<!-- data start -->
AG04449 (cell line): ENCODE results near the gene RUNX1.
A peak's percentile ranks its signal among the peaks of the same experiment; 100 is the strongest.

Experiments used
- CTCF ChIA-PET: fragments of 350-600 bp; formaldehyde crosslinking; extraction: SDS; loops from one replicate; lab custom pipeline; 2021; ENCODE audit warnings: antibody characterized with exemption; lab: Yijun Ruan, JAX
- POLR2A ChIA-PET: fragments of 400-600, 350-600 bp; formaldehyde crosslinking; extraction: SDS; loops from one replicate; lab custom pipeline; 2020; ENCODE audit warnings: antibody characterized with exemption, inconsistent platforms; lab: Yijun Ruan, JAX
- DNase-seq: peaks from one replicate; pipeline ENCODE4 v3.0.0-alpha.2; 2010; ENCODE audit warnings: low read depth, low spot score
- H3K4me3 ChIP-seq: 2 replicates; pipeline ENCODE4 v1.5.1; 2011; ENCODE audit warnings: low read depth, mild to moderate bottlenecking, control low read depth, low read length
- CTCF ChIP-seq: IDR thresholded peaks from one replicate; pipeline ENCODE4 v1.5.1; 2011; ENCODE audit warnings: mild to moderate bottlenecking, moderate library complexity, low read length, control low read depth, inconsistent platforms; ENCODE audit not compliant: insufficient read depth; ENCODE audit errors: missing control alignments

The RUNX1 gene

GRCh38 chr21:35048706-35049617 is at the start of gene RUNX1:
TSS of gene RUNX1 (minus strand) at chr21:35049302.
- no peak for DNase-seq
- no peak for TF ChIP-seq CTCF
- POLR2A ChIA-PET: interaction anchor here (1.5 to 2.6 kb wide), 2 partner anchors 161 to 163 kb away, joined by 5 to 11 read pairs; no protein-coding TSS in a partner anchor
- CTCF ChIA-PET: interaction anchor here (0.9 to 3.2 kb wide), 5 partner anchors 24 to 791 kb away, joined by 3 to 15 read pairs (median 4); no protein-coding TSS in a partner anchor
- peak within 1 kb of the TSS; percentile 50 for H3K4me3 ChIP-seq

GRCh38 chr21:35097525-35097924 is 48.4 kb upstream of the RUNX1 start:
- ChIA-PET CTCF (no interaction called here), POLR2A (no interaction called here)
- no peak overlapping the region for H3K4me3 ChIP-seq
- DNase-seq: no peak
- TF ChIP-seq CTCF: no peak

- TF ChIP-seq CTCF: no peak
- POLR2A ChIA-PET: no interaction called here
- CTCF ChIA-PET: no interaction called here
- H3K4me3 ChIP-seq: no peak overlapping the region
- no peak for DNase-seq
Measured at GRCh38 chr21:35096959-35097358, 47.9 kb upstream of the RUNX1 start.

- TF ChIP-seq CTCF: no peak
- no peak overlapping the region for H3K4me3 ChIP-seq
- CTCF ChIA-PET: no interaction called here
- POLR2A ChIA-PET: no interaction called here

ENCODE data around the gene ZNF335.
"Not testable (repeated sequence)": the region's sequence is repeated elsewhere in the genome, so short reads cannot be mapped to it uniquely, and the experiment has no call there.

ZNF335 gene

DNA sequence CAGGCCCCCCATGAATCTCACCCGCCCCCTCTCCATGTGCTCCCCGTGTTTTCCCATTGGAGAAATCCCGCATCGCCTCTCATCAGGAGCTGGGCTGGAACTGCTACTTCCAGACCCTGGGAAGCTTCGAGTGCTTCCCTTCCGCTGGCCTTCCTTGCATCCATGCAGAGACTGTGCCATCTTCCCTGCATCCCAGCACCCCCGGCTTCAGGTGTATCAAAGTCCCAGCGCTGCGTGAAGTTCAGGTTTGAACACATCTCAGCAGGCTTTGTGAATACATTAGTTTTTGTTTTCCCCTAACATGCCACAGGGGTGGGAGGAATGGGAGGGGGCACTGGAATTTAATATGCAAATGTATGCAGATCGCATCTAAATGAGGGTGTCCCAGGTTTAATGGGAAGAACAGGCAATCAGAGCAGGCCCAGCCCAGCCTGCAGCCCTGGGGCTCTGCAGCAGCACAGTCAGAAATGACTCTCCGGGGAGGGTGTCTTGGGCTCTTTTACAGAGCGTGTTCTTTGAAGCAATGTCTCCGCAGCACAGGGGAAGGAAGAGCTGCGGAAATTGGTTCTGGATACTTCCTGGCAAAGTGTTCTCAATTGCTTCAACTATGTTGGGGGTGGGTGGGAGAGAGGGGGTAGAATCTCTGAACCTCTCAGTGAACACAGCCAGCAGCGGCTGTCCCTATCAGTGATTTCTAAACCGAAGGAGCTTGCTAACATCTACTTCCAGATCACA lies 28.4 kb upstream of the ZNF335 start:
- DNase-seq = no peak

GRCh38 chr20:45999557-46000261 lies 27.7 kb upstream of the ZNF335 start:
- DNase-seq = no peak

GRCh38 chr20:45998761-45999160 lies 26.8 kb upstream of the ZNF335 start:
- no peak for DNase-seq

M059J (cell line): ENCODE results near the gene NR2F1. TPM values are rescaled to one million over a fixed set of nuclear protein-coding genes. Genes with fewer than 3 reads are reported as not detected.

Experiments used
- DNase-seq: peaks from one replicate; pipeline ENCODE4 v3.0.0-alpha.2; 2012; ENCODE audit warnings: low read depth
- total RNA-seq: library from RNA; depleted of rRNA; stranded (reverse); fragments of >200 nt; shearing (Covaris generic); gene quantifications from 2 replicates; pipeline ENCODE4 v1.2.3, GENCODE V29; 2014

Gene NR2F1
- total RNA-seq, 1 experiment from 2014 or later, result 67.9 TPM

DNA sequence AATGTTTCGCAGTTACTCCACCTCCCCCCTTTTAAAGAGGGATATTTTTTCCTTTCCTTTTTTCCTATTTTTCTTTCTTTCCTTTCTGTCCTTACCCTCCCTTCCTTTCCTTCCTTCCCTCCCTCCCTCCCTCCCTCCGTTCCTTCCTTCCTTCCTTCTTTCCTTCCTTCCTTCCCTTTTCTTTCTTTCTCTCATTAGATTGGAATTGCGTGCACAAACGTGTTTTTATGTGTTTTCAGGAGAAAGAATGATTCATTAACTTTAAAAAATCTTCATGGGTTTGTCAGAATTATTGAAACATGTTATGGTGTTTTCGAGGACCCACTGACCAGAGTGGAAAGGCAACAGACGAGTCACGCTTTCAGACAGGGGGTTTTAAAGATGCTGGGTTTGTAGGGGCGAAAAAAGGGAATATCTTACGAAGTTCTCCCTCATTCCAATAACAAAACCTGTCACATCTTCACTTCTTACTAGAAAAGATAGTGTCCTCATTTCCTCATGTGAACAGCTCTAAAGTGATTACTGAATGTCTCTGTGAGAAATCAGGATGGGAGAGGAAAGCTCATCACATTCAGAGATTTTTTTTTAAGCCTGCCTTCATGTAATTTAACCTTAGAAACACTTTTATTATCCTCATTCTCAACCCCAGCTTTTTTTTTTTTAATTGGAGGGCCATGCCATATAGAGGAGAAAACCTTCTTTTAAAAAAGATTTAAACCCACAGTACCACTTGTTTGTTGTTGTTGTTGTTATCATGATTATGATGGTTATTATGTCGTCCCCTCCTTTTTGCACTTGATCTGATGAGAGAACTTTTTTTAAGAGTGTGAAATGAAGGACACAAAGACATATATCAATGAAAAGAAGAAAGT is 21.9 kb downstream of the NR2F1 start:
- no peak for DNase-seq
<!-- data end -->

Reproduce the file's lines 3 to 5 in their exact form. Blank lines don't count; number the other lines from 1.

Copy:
Experiments used
- CTCF ChIA-PET: fragments of 350-600 bp; formaldehyde crosslinking; extraction: SDS; loops from one replicate; lab custom pipeline; 2021; ENCODE audit warnings: antibody characterized with exemption; lab: Yijun Ruan, JAX
- POLR2A ChIA-PET: fragments of 400-600, 350-600 bp; formaldehyde crosslinking; extraction: SDS; loops from one replicate; lab custom pipeline; 2020; ENCODE audit warnings: antibody characterized with exemption, inconsistent platforms; lab: Yijun Ruan, JAX